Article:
It turned out that my script from my previous post, Playing the Changes Hack, only got me halfway where I needed to be, because the tags in each of the MP3 files are very old and all of the tracks subsequently looked like “Track N” when imported into iTunes—which kinda defeats the purpose of the exercise. So I wrote another script to update all the MP3 tags to something sane and the iTunes import actually worked.
I would’ve been done there, had David Plass not taunted me on the G+ comment thread for the aforementioned post about my lack of unit tests. So, fine, David here you go: An updated ptc_fetch.py that adds the MP3 tag updating feature to the original script, and a big, juicy set of unit tests to go with it: ptc_fetch_test.py. Happy now?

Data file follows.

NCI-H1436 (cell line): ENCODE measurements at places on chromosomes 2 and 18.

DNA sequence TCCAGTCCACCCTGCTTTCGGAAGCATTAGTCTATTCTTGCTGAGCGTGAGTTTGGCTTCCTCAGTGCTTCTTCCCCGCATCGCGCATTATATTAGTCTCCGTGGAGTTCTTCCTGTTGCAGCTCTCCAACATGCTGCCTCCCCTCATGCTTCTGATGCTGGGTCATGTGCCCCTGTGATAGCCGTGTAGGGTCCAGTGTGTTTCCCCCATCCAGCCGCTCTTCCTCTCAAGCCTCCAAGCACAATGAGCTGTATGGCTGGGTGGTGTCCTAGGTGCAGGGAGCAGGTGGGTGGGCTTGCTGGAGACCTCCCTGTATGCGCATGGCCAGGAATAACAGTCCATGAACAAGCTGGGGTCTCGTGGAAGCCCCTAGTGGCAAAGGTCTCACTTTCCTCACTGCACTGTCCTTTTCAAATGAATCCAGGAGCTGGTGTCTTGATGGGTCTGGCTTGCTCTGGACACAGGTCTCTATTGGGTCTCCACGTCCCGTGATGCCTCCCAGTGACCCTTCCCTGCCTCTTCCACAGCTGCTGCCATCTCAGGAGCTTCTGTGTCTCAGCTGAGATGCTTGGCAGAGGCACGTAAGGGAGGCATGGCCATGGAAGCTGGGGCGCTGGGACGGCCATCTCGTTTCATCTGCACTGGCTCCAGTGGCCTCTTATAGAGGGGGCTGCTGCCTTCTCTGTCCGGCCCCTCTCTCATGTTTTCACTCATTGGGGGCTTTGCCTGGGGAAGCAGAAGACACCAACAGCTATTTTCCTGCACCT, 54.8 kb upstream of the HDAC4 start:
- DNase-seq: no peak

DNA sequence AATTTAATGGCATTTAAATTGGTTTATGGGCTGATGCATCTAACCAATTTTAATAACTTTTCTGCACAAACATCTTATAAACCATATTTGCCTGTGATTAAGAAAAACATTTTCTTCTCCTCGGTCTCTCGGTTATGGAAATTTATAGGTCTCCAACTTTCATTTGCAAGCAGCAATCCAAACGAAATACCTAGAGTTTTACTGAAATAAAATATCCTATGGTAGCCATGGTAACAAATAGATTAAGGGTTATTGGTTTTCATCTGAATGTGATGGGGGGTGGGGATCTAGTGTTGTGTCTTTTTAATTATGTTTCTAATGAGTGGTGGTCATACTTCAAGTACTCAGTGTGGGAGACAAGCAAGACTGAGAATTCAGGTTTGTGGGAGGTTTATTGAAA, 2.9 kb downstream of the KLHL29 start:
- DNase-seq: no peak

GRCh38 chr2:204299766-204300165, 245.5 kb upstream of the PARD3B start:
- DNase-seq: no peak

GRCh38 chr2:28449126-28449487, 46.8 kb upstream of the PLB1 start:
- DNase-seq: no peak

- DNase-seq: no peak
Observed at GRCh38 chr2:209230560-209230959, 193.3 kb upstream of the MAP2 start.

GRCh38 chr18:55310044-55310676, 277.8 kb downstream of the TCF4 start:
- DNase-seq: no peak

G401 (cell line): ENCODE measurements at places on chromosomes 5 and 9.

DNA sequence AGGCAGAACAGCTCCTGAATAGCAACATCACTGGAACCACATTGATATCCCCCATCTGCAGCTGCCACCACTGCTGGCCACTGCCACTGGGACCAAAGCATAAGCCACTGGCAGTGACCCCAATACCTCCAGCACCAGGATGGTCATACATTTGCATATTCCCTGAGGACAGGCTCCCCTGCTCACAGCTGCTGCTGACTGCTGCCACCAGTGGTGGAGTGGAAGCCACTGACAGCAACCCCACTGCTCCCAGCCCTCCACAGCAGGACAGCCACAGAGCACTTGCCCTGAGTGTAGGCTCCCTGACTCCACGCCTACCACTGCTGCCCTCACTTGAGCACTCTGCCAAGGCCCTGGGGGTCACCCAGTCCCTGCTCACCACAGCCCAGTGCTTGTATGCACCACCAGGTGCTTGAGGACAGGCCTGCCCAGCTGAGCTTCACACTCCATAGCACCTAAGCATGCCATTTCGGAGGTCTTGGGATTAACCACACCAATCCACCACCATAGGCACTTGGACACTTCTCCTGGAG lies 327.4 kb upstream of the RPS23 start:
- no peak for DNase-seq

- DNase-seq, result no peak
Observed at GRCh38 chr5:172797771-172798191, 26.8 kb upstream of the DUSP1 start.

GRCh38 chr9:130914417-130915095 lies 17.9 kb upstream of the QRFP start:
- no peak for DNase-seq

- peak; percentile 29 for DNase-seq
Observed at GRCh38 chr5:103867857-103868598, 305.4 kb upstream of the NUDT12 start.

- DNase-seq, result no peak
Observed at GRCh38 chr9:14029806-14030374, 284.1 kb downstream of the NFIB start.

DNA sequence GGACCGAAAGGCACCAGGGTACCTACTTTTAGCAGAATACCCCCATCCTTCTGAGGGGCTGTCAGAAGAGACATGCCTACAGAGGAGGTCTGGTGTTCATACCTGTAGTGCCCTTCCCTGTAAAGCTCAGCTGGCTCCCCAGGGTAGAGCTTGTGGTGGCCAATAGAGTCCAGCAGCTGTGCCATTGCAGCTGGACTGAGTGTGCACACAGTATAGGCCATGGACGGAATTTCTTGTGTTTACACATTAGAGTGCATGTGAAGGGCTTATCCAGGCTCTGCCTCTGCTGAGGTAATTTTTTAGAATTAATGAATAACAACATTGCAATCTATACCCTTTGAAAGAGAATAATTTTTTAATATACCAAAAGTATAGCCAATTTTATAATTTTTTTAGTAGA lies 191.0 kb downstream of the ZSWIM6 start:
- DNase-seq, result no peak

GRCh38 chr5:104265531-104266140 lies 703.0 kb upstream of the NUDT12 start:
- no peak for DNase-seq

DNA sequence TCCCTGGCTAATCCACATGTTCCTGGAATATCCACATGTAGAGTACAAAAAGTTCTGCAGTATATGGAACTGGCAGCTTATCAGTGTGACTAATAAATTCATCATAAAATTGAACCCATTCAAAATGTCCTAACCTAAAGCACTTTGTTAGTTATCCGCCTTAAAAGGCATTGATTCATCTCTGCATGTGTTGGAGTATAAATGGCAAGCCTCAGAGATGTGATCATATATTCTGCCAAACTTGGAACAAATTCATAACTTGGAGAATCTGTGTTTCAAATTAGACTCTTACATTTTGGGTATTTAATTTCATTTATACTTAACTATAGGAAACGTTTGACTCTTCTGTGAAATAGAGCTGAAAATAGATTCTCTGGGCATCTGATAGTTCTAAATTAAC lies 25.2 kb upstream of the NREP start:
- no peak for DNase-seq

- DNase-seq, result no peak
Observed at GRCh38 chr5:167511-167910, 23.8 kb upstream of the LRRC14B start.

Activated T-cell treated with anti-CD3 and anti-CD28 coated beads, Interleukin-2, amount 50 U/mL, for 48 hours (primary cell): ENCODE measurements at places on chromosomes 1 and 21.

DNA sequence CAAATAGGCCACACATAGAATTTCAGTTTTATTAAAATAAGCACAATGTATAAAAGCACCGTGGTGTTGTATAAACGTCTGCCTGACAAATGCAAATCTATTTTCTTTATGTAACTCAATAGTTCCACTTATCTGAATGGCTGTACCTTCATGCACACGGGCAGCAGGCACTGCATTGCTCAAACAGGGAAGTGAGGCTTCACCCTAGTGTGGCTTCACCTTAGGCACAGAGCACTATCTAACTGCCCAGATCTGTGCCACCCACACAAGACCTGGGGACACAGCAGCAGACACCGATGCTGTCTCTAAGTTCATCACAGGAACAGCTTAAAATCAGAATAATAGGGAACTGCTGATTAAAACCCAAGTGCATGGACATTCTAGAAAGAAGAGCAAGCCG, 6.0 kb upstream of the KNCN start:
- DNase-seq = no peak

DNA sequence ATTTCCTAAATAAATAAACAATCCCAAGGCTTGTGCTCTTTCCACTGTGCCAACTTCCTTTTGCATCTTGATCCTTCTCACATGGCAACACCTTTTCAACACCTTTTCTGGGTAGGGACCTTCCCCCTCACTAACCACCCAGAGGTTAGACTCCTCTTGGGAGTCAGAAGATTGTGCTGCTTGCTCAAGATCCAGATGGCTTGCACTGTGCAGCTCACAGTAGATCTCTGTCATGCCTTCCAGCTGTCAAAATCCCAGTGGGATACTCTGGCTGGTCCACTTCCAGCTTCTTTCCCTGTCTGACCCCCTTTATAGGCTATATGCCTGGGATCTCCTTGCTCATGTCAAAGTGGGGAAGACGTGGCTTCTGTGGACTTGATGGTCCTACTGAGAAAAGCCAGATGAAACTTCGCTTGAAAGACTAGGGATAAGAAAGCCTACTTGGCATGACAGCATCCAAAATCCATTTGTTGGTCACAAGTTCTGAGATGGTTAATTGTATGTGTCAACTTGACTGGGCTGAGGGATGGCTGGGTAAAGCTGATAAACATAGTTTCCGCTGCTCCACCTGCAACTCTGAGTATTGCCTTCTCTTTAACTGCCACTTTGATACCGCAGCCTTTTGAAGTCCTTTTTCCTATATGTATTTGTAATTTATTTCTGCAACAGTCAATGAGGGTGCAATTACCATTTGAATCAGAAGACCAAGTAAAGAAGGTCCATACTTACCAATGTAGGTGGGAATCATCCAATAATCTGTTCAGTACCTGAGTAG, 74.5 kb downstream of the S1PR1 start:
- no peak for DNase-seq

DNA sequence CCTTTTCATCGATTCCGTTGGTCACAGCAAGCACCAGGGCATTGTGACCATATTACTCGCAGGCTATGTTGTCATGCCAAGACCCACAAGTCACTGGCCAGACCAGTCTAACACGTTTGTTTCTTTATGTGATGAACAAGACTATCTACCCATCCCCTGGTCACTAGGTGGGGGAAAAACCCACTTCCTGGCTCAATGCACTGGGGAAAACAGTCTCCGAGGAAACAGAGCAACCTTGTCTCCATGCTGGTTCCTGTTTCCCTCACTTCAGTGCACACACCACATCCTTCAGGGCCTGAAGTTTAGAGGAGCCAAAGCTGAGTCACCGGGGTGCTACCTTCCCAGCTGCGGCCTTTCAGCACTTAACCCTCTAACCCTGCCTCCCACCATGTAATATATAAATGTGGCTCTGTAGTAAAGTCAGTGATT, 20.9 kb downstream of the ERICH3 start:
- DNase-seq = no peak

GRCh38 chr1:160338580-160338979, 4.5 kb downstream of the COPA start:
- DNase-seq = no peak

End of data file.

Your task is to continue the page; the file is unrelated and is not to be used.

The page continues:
Well, I do have to admit, the testing did shake out a couple of error case handling bugs that I hadn’t tripped before… And it was fun to write a substantial test with my old pyfakefs baby—which seems all grown up and doing fine without me, in spite of my abandoning it, as per the stats on the pyfakefs Python Package Index page. I even got to mess with Steve Middlekauff’s Mox tool a little bit, too. Good times.
In other news, tomorrow night is the big night for my Apple SSL bug lightning talk at the Automated Testing Boston Meetup. (The “lightning talk” version of the slides are at the end of the deck.) I’ve had a tremendous amount of help from folks near and far, and it promises to be a great time. If you’re in the neighborhood, feel free to stop by and check it out!